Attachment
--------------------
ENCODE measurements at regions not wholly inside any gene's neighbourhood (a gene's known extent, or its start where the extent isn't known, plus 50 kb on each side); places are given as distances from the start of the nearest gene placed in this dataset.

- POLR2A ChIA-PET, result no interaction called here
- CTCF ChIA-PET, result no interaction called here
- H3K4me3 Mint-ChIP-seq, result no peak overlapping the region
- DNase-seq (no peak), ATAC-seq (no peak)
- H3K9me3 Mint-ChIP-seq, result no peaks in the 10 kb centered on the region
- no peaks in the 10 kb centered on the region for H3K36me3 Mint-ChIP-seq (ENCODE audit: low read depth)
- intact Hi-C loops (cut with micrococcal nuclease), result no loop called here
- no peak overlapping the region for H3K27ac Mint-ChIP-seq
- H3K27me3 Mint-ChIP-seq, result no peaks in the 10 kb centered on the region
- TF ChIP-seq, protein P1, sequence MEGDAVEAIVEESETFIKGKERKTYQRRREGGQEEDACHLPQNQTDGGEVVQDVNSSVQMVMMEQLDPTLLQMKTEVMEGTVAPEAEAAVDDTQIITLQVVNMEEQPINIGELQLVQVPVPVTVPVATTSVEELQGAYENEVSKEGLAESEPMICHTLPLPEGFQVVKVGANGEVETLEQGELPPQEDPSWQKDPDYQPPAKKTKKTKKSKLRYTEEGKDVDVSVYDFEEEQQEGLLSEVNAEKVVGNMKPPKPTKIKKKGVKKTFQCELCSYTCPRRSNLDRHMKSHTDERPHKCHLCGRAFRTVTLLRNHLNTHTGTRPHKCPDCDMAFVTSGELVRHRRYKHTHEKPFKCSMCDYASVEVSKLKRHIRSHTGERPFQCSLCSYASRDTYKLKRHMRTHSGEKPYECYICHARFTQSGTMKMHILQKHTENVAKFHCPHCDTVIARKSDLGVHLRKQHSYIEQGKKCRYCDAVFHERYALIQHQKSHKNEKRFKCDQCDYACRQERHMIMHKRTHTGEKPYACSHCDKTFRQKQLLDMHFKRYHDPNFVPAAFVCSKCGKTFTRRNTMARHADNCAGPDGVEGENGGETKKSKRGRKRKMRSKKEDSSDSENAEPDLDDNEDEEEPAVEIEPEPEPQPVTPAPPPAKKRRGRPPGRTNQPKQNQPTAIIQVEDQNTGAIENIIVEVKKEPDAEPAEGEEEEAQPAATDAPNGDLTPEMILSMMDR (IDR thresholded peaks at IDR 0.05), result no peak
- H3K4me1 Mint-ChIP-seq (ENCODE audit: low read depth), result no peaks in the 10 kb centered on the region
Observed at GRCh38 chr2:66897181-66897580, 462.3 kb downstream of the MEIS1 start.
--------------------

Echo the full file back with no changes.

ENCODE measurements at regions not wholly inside any gene's neighbourhood (a gene's known extent, or its start where the extent isn't known, plus 50 kb on each side); places are given as distances from the start of the nearest gene placed in this dataset.

- POLR2A ChIA-PET, result no interaction called here
- CTCF ChIA-PET, result no interaction called here
- H3K4me3 Mint-ChIP-seq, result no peak overlapping the region
- DNase-seq (no peak), ATAC-seq (no peak)
- H3K9me3 Mint-ChIP-seq, result no peaks in the 10 kb centered on the region
- no peaks in the 10 kb centered on the region for H3K36me3 Mint-ChIP-seq (ENCODE audit: low read depth)
- intact Hi-C loops (cut with micrococcal nuclease), result no loop called here
- no peak overlapping the region for H3K27ac Mint-ChIP-seq
- H3K27me3 Mint-ChIP-seq, result no peaks in the 10 kb centered on the region
- TF ChIP-seq, protein P1, sequence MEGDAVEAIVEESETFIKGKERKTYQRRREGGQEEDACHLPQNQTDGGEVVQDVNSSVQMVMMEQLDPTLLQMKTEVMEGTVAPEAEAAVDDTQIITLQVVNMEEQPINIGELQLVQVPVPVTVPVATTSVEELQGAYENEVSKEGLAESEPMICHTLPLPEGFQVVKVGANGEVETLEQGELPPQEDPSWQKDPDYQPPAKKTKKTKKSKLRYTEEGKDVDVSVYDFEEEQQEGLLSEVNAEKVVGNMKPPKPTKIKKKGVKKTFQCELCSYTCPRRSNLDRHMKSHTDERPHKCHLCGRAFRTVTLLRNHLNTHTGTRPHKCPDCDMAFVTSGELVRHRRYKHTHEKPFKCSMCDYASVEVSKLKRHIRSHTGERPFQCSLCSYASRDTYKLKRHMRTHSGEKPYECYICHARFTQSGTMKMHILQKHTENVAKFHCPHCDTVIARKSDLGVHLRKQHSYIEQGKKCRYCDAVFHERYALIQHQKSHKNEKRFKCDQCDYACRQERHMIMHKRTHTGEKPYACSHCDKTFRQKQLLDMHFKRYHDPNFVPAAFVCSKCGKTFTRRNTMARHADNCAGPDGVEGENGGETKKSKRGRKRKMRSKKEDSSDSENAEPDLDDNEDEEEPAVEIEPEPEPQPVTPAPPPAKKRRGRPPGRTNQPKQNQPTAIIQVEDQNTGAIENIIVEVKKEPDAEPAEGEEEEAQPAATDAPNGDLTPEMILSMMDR (IDR thresholded peaks at IDR 0.05), result no peak
- H3K4me1 Mint-ChIP-seq (ENCODE audit: low read depth), result no peaks in the 10 kb centered on the region
Observed at GRCh38 chr2:66897181-66897580, 462.3 kb downstream of the MEIS1 start.